Look for gypsy moth egg masses

By Bill McNee, DNR forest health specialist, Oshkosh, Bill.McNee@wisconsin.gov, 920-360-0942

Fall is an excellent time to look for and dispose of gypsy moth egg masses that were laid in the summer. Since egg masses usually don’t hatch until April, information gained from fall/winter surveys can be used to avoid gypsy moth damage before the following spring and summer.

Spraying egg masses with oil kills the eggs inside, preventing hundreds of caterpillars from hatching next spring.

Spraying egg masses with oil kills the eggs inside, preventing hundreds of caterpillars from hatching next spring.

Gypsy moth egg masses are felt-like, tan-colored patches about the size of a nickel or quarter. Female adult moths often lay these masses on tree trunks, the undersides of branches, buildings, firewood or wood piles and on vehicles and other outdoor objects. To learn how to survey for egg masses on your property, check out this webpage from UW-Extension.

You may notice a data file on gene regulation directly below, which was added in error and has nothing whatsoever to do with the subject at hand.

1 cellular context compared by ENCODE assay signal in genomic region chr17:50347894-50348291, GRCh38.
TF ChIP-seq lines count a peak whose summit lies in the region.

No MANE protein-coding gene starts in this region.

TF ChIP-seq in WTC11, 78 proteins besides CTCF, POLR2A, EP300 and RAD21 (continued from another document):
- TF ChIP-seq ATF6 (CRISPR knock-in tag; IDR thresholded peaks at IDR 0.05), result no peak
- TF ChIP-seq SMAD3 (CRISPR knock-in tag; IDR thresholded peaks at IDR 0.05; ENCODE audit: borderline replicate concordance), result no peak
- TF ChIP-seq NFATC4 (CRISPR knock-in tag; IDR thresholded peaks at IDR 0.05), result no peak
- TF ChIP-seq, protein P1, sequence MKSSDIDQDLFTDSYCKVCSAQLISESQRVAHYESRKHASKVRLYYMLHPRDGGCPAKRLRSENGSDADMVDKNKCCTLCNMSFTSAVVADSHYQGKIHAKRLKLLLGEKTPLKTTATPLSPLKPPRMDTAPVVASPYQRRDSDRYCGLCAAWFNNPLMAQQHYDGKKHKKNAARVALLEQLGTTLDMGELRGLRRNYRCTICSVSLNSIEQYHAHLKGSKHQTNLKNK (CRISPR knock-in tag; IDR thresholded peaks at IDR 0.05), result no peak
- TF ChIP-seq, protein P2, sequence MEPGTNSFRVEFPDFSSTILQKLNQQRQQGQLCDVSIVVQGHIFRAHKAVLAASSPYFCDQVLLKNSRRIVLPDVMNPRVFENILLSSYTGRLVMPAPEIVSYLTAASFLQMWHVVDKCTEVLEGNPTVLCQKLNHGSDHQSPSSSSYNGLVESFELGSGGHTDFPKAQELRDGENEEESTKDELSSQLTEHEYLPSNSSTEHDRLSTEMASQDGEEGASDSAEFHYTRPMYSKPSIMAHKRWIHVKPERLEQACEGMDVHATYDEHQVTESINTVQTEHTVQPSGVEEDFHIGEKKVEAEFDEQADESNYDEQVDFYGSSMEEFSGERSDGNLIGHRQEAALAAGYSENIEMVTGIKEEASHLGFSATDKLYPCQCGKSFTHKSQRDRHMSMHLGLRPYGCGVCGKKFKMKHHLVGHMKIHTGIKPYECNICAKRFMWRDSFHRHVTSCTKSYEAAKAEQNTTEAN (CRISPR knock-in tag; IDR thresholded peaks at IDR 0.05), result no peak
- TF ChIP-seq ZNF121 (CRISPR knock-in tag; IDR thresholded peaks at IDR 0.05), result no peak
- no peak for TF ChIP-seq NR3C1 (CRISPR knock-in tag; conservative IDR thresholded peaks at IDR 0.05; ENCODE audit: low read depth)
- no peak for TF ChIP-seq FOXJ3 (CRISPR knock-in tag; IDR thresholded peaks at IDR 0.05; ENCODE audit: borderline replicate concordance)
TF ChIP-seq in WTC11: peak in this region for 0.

The best time to remove egg masses is after tree leaves drop in the fall. If found, remove or spray those that are safely within reach. If only a few are found, accessible ones can be sprayed with horticultural oil, which is available online or at many home and garden centers. Egg masses can also be gently scraped into a container of soapy water to soak for a few days before being discarded in the trash. Do not use motor oil or mineral oil that can cause unnecessary damage to trees.

Target “fresh” egg masses that were produced during the summer. These will be firm and darker tan than older egg masses which appear faded and have a spongy texture.

This resource from UW-Extension and Wisconsin DNR provides more information on identifying and managing gypsy moth in the egg mass stage. For more about gypsy moth and other control methods, visit the Wisconsin gypsy moth portal.

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